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Cava: the sparkling success of Spanish bubbly
Creating cava usually involves similar methods to those of making either classic or traditional champagne, but we should not confuse champagne with cava. Champagne is made only in France, in the region of the same name while cava’s bubbles are fizzing away in various parts of Spain.
LIKE many mechanisms distantly linked to our conscience an endless number of bubbles spin round and round as we speak inside a multitude of cava bottles. They have spent a very long time – at least a long time in the life of a tiny bubble – bouncing around in a bottle.
These tiny balls of air are the result of a second fermentation process that takes place inside the bottle – it is then and only then that the wine can legally be given the name cava. Otherwise, it can only be classified as sparkling wine, thus failing to obtain the prestigious label.
During the second fermentation process in the bottle, a type of liqueur known as licor de tiraje is added (made from sugar, yeast and cava) which causes the bubbles by producing carbonic gas. The bottles are corked with metal tops and stored horizontally in the darkest and coolest part of the cellar.
In addition to the bubbles, residue appears, which is later removed because, firstly, the shelves that the bottles recline on cause the contents to flood to the bottleneck, meaning the residue would otherwise accumulate there.
Secondly, because the next step in the process – known as el degüello del cava (takingthe top off the cava) comprises uncorking it and letting the pressure of the contents force out the residue accumulated in the bottleneck.
Next, the bottle is sealed again with a traditional cork, held in place by wire. The quality of cava is a question of time: the wine starts its second fermentation process in the bottle within three months.
Some cavas are left to stand for two or three years before ‘degüello’ is carried out and then another few months before sale.
The Penedès borough of Cataluña is the greatest cava producer, although it is also made in Aragón, Castilla y León, Extremadura, La Rioja, the Basque Country, Navarra and the Comunitat Valenciana.
In March 2007, there were no less than 269 cava-producing firms in Spain. Exports of this high-quality sparkling wine soared in 2006 to 123,572,577 bottles.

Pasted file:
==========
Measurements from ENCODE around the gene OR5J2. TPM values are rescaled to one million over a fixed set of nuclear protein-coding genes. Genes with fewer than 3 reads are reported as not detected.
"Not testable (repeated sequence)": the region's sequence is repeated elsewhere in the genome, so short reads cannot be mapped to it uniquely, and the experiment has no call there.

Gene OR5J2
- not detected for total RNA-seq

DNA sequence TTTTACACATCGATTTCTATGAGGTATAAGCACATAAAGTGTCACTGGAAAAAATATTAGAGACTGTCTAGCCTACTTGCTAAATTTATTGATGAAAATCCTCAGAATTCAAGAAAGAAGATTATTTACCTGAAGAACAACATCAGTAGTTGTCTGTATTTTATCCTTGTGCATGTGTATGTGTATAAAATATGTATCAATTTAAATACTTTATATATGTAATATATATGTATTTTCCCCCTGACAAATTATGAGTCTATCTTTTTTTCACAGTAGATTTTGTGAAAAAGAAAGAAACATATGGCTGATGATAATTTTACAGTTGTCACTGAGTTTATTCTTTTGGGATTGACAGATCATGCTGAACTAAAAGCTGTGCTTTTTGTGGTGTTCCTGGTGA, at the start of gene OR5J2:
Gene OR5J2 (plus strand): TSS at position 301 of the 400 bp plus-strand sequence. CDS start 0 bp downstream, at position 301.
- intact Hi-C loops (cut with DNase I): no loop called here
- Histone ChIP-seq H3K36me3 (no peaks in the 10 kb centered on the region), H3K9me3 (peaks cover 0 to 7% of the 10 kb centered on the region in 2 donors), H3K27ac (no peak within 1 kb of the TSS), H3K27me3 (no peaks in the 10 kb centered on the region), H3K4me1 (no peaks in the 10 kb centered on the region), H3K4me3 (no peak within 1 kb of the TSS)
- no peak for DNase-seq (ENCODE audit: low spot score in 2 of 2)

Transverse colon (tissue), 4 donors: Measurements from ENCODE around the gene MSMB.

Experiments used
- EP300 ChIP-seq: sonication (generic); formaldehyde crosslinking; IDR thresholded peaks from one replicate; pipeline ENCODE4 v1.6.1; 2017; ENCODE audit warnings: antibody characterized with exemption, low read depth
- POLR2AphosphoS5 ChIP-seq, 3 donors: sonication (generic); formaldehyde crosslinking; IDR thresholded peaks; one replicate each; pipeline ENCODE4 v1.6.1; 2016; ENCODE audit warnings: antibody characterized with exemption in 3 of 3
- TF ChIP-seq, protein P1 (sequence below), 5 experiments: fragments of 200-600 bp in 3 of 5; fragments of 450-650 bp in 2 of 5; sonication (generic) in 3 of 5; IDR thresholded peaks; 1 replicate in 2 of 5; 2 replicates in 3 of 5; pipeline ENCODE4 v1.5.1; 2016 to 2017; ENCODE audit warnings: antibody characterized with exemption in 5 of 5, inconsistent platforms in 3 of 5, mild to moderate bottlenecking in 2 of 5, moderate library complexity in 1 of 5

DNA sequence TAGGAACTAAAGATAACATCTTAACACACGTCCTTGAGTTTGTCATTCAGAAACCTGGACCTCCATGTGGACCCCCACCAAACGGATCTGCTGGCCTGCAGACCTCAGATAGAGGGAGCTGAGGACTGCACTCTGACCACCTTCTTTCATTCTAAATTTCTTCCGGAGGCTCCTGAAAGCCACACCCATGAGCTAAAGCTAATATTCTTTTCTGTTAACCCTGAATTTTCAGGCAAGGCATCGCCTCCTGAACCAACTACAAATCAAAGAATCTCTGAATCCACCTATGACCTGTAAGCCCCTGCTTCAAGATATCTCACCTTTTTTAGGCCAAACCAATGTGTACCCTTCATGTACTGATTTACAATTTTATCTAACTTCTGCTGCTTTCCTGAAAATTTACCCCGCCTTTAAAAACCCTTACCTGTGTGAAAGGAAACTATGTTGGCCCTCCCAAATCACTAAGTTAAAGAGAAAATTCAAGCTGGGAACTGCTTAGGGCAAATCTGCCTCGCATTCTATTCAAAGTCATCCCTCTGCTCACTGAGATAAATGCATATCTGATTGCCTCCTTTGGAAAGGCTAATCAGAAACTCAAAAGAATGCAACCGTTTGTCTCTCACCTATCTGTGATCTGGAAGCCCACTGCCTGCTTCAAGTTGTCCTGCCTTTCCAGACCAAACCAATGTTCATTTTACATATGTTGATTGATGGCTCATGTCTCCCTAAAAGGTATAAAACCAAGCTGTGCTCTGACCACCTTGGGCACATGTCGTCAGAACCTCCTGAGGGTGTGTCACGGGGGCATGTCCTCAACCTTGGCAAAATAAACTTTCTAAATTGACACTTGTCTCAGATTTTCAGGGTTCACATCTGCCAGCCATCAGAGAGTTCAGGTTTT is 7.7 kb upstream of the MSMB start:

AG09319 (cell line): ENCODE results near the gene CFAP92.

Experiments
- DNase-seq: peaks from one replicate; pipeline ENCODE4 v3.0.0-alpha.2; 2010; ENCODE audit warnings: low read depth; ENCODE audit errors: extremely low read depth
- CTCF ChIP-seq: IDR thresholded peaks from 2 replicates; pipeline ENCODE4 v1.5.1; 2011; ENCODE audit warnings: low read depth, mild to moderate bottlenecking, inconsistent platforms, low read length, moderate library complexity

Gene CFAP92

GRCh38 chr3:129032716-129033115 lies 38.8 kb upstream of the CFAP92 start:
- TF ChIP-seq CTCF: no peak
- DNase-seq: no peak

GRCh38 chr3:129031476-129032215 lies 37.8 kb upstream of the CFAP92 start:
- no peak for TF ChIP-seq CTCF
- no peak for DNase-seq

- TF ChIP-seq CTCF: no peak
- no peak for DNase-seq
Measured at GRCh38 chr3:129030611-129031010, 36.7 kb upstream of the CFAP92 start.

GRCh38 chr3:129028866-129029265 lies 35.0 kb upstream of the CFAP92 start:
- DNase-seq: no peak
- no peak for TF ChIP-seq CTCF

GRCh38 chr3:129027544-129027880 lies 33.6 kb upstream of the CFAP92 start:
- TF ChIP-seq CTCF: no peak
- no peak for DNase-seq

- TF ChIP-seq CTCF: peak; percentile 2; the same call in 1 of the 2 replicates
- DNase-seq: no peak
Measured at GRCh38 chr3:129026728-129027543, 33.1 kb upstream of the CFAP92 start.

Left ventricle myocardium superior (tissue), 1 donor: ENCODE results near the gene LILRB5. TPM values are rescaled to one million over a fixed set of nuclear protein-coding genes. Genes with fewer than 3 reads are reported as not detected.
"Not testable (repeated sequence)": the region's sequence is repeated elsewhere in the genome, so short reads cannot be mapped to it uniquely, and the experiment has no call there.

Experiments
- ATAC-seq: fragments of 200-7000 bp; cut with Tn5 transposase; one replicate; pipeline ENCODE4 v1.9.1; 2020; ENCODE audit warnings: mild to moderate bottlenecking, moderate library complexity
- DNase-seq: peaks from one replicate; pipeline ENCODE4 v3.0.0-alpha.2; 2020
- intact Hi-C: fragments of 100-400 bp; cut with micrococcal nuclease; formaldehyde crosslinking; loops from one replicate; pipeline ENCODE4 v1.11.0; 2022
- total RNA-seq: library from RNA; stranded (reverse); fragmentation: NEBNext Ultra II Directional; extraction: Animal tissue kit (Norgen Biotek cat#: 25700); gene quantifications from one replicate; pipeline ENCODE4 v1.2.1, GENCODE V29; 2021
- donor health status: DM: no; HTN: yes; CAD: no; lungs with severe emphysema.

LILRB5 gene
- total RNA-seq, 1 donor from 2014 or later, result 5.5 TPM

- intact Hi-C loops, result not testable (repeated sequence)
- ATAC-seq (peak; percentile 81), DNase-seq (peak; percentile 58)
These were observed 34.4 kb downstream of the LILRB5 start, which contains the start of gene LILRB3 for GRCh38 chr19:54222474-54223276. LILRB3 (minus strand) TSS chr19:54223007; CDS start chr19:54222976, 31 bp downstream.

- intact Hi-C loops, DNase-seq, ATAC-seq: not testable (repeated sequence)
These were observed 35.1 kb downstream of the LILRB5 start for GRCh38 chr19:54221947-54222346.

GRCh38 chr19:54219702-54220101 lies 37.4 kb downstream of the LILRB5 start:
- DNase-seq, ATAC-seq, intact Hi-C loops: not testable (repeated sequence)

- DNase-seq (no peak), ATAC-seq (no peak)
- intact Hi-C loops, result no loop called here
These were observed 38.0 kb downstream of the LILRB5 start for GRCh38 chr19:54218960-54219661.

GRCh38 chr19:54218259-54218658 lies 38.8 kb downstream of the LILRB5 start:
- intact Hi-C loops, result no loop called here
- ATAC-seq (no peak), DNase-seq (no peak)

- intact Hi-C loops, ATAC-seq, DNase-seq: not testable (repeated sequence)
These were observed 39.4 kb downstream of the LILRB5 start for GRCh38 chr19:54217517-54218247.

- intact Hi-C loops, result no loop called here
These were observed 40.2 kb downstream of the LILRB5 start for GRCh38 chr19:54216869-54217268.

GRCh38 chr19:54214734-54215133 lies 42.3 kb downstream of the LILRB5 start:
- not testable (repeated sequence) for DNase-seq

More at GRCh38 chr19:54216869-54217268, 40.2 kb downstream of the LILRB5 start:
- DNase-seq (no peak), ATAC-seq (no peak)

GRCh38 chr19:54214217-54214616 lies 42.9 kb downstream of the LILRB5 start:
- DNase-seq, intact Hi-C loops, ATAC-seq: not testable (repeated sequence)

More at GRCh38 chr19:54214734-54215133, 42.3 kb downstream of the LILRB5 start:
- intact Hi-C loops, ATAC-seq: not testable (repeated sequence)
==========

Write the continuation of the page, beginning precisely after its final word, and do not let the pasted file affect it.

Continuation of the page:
Cava has acquired a worldwide reputation since its origins in the 16th century when it was first made by the still-running company, Codorniz.
Normally, we associate cava with parties and major celebrations, such as Christmas.
Yet, it is more and more common for cava to be drunk alongside meals – not exactly all the time, but fairly regularly, according to chefs in top restaurants – because there are different theories about when is the best moment to drink it.
There are those who say cava is at its best with desserts, whereas there are those who think it should be drunk as an aperitif and others who prefer to drink it throughout their meal. As long as everyone respects everyone else’s preferences, we’ll have no problems – but as soon as tolerance and openness fall by the wayside even cava can become a motive for arguments and fighting.
Similar theories exist about the good and ill effects of cava. If you, the reader, uncork a bottle of cava in a romantic meal for two (or two bottles, if you’re enjoying it that much) it might surprise you to note that your partner’s eyes shine with pleasure.
In fact, it might also surprise you to find yourself doing the same thing, and as we know only too well one can always use this inevitable perking up of spirits to get closer to the other person in a spiritual and perhaps physical manner.
But as for whether cava is an aphrodisiac, what can I say? In any case, each one of us knows how our bodies work and each one of you should take whatever subsequent action that
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